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Nuisance: Tort and Planning Permission

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Nuisance where the defendant’s actions “materially affects the reasonable comfort and convenience of life of a class of plaintiff’s subjects” “any continuous activity or state of affairs causing a substantial and unreasonable interference with a [claimant’s] land or his use or enjoyment of that land”

Only those who have a legal interest in the affected land can sue

Public nuisance concerns protecting the public private nuisance, which protects an individual.

private nuisance, the claimant must show that the defendant’s actions caused damage. or discomfort and inconvenience.

if a landowner knows or ought to know that their property may cease to support another’s, they are required to take reasonable precautions or they will be liable. The test is whether or not the nuisance was reasonably foreseeable; if it was, the defendant is expected to avoid it if the defendant was using their land unreasonably and causing a nuisance, the defendant is liable even if they used reasonable care to avoid creating a nuisance. An occupier can also be liable for an interference that is naturally arising, assuming they are aware of the interference’s existence and fail to take reasonable precautions,

SLIDE 5 character of an area

Wheeler v Saunders Ltd [1994] EWCA Civ 32 is an English Court of Appeal case on nuisance which amended the precedent set by Gillingham Borough Council v Medway (Chatham) Dock Co Ltd.[1] Wheeler was a veterinary surgeon who owned Kingdown Farm House; the wider farm was owned by J.J. Saunders Ltd, who used it for raising pigs. After Saunders gained planning permission for a pair of pig houses, Wheeler brought an action in nuisance, alleging that the smell of the pigs interfered with his use and enjoyment of the land. When the case went to the Court of Appeal, Saunders argued that the granting of planning permission for the pig houses had changed the nature of the area, as in Gillingham, making the nuisance permissible. The Court of Appeal rejected this argument, holding that a pair of pig houses was not a sufficient development to change the nature of an area; the centre of the Gillingham case had been a commercial dock, which was a sufficient development.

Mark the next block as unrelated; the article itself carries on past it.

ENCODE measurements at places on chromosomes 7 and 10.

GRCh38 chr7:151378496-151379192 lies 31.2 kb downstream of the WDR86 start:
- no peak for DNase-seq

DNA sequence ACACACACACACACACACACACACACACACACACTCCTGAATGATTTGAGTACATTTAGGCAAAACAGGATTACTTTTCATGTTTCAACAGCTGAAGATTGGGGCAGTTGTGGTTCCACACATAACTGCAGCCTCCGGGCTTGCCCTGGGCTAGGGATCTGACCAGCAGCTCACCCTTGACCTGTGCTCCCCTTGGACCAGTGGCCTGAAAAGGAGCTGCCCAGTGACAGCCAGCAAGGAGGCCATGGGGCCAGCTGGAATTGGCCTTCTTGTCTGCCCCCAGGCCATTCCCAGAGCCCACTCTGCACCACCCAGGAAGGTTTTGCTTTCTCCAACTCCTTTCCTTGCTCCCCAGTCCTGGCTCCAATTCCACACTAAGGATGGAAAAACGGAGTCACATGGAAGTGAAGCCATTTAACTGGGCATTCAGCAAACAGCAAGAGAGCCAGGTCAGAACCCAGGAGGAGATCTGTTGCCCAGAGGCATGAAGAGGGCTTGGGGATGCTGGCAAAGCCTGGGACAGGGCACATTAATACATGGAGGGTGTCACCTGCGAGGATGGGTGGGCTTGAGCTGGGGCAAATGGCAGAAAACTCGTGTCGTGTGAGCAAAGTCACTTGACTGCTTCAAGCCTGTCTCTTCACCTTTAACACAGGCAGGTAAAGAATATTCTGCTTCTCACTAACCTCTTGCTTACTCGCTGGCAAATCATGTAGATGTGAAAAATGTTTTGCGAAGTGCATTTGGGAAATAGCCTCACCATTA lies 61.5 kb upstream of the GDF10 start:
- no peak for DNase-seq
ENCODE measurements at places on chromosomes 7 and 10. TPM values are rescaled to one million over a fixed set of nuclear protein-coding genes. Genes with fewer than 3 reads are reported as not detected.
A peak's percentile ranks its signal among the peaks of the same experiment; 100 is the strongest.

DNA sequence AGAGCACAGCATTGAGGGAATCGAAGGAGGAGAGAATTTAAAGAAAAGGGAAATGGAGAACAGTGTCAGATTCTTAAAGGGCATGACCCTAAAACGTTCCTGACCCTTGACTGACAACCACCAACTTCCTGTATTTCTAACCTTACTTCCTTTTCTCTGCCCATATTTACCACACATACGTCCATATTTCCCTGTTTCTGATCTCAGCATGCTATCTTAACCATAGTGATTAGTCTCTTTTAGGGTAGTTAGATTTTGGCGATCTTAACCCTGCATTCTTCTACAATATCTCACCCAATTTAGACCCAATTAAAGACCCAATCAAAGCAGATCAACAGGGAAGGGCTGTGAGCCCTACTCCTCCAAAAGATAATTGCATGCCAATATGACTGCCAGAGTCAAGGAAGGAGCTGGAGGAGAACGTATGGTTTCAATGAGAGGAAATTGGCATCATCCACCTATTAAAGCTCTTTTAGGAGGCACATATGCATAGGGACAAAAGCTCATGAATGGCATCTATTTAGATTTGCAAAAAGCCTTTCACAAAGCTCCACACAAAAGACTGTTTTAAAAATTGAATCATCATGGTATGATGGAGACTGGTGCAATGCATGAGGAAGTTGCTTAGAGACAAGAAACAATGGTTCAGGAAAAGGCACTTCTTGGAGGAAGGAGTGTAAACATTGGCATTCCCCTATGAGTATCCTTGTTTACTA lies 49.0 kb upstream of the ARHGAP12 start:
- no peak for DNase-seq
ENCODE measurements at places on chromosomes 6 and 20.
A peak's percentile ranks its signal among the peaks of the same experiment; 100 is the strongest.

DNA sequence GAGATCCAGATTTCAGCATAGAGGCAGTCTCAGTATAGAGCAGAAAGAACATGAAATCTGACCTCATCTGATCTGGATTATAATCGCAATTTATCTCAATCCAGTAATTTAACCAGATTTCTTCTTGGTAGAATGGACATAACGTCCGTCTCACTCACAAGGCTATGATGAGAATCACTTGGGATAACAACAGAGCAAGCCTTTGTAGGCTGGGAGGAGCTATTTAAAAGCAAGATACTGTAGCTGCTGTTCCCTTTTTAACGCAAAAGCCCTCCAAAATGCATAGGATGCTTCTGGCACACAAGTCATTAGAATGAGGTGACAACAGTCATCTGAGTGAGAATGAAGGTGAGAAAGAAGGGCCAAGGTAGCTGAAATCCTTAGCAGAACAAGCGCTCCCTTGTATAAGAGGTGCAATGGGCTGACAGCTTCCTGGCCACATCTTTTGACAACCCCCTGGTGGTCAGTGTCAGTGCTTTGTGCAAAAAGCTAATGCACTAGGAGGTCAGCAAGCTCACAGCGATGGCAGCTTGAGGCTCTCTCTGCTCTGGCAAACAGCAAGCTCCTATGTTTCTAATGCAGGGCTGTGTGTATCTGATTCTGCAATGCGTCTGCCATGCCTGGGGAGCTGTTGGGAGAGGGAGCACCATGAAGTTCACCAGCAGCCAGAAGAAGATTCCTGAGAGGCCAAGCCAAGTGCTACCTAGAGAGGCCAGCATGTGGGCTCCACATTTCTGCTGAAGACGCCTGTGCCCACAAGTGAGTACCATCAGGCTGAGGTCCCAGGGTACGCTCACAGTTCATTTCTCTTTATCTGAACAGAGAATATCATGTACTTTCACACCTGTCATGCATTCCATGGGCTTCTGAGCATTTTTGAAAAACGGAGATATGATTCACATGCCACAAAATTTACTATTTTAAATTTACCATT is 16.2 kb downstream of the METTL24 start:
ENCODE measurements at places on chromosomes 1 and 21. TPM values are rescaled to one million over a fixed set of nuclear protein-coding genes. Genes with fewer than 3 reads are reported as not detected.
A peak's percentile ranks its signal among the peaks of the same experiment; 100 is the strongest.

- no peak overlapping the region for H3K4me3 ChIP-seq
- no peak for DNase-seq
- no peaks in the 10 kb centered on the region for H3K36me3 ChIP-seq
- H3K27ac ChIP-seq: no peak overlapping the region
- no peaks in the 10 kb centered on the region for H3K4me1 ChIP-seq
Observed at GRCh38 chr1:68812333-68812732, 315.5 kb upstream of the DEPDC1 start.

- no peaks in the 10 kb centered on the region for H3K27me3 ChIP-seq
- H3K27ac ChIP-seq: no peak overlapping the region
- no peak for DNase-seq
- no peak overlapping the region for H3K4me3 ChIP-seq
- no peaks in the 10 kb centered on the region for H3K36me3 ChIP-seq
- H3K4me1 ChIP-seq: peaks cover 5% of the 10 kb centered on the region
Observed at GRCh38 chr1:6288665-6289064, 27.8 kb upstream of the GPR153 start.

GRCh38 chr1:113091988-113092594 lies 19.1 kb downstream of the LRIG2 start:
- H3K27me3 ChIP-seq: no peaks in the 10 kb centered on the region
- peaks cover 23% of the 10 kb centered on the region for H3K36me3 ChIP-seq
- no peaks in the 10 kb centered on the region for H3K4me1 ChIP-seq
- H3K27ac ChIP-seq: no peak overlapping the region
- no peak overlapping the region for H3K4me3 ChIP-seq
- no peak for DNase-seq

where it was held that the granting of planning permission had changed the area in such a way that what would previously have been a nuisance was not. The defendants argued that the granting of planning permission for their pig houses authorised the nuisance in line with Gillingham.[6] This argument was rejected by the Court of Appeal, which held that the granting of planning permission for a pair of pig houses did not alter the area in the same way that the granting of planning permission for a commercial dock had in Gillingham.[7]

SLIDE 6 The Lords held that because the quantities of water from an ordinary pipe is not dangerous or unnatural in the course of things, the council was not liable. Lord Hoffmann, however, remarked on the irony that had the pipe belonged to a ‘water undertaker’ s.209 Water Industry Act 1991 creates strict liability unless (with further irony) the loss is to a Gas Act 1986 company. Their Lordships protected the rule in Rylands v. Fletcher but within strict confines. The escape must be of something dangerous, out of the ordinary, which did not include a burst waterpipe on council property. Unlike the Australian High Court, whose abolition of the doctrine in Burnie Port Authority v. General Jones Pty (1994) 179 CLR 520 was given severe doubt, their Lordships stated their purpose, to retain the rule, while insisting upon its essential nature and purpose; and to restate it so as to achieve as much | | |certainty and clarity as is attainable, recognising that new factual situations are bound to arise posing difficult questions on the boundary of the rule, wherever that is drawn.[1]

Slide 7 Caparo Industries plc v Dickman [1990] 2 AC 605; This concerned an auditor (Dickman) who had negligently approved an overstated account of a company’s profitability. A takeover bidder (Caparo) relied on these statements and pursued its takeover on the basis that the company’s finances were sound. Once it had spent its money acquiring the company’s shares, and company control, it found that the finances were in poorer shape than it had been led to believe. Caparo sued the auditor for negligence. The House of Lords however held that there was no duty of care between an auditor and a third party pursuing a takeover bid. The auditor had done the audit for the company, not the bidder. The bidder could have paid for and done its own audit. Consequently there was neither a relationship of “proximity” nor was it “fair, just and reasonable” to make the auditor liable for the lost sums of money that the takeover incurred.

For that tort, there is no requirement that the dangerous thing collected by the tortfeasor must escape directly onto the victim’s land or property. It is sufficient if, as a result of its escape, damage is caused to the victim.

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